For the first 15 years or so, Portland's boundary wasn't tested. It had been drawn miles away from downtown, with plenty of room for growth. Meanwhile, people were moving away from the Portland area as the timber industry declined.
"One of the important secrets of Portland's success is, you have to make sure you have net out-migration for a number of years," said Jon Chandler of the Oregon Building Industry Association. "It's easy to manage growth if there's not much growth to manage."
The situation changed dramatically in the 1990s. Portland is now one of the fastest-growing areas of the country, and in some spots the urban growth boundary resembles an invisible wall hemming in the office buildings and suburban tract homes from the farms on the other side.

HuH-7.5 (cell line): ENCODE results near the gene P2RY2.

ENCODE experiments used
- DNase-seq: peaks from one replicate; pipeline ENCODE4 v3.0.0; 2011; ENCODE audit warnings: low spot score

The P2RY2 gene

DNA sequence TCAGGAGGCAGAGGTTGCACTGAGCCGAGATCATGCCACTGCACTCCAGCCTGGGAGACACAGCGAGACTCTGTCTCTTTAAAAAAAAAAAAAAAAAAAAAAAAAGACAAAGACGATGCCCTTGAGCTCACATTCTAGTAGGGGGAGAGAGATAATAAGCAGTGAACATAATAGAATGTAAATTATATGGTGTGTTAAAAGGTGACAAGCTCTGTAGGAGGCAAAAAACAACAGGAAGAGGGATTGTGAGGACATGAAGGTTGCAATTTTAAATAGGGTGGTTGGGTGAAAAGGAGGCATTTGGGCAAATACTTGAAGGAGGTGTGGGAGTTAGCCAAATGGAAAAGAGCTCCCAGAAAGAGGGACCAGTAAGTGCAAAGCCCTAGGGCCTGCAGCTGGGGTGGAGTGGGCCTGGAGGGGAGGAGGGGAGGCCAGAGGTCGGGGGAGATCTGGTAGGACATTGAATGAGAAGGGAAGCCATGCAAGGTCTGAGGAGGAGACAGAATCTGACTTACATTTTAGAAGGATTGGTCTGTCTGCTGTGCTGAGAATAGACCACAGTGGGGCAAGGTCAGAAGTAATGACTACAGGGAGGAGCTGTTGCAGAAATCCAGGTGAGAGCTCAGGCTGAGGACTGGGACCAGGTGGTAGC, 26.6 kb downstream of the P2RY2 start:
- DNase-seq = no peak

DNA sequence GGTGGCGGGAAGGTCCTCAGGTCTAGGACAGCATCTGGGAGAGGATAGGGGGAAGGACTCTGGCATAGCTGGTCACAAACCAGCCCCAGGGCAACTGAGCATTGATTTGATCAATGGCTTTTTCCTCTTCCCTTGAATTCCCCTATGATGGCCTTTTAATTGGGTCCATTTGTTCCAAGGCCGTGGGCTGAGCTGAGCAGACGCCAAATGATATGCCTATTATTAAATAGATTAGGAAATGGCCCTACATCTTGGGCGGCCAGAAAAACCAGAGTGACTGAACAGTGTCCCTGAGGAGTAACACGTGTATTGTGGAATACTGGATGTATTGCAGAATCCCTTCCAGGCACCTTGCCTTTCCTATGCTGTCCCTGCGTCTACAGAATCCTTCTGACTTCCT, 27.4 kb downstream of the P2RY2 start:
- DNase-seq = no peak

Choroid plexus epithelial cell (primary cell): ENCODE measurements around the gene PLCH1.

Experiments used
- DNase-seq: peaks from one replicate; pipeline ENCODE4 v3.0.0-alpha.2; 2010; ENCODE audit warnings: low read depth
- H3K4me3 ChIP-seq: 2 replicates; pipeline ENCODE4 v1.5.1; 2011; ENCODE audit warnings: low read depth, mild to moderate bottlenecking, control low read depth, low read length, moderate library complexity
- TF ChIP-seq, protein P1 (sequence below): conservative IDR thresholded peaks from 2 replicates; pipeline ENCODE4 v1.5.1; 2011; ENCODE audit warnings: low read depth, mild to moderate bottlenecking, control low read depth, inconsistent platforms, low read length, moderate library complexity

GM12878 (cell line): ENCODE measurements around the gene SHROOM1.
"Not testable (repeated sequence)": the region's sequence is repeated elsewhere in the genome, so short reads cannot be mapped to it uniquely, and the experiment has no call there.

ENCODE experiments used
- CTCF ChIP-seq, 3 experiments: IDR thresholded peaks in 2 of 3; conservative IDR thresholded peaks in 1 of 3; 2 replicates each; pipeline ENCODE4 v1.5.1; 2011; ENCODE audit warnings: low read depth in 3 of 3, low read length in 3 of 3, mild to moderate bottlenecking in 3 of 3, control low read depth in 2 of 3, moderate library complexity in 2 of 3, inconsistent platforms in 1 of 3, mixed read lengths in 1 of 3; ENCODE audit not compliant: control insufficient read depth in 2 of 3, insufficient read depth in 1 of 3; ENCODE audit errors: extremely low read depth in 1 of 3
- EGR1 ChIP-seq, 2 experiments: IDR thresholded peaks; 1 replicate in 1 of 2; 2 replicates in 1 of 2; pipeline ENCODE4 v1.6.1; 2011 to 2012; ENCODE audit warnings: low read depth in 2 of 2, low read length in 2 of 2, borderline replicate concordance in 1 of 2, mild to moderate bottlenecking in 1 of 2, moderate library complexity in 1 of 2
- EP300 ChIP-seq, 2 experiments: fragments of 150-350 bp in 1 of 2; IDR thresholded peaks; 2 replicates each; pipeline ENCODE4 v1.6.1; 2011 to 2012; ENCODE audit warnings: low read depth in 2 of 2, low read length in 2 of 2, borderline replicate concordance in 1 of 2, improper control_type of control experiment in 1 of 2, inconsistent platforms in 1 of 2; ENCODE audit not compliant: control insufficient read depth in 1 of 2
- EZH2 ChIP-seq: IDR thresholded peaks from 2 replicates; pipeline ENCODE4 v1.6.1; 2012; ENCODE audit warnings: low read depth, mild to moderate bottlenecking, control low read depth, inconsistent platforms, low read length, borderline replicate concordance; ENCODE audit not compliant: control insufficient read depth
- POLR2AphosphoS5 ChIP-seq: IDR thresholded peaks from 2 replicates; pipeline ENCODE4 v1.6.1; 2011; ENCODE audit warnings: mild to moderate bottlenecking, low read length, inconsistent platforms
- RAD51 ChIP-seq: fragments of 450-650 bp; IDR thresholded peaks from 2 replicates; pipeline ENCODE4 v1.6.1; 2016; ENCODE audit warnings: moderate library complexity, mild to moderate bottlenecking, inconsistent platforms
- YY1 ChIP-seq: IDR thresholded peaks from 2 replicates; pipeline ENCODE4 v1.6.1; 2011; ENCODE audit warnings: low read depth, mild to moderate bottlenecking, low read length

But critics — most notably members of the building industry — say this success story has a downside.
At the beginning of the 1990s, Portland was one of the most affordable housing markets in the country. Today, just 43.6 percent of residents can afford to buy the median-priced home, said David Crowe of the National Association of Home Builders. That compares with 61.6 percent in Sacramento.
Much of the increase stems from the region's hot economy. High-tech jobs abound in the Western suburbs. And to buy homes, transplants from California are willing to plunk down sums that seem huge by local standards.
The building industry also contends that the urban growth boundary has added to the escalation in real estate prices.
"Housing prices in Portland have increased more rapidly than can be explained by simple population growth and the economy," Crowe said at a conference session examining the issue.
In Albina, a former slum on Portland's east side, rapid gentrification has meant some longtime residents no longer can afford the rent, city planners acknowledge.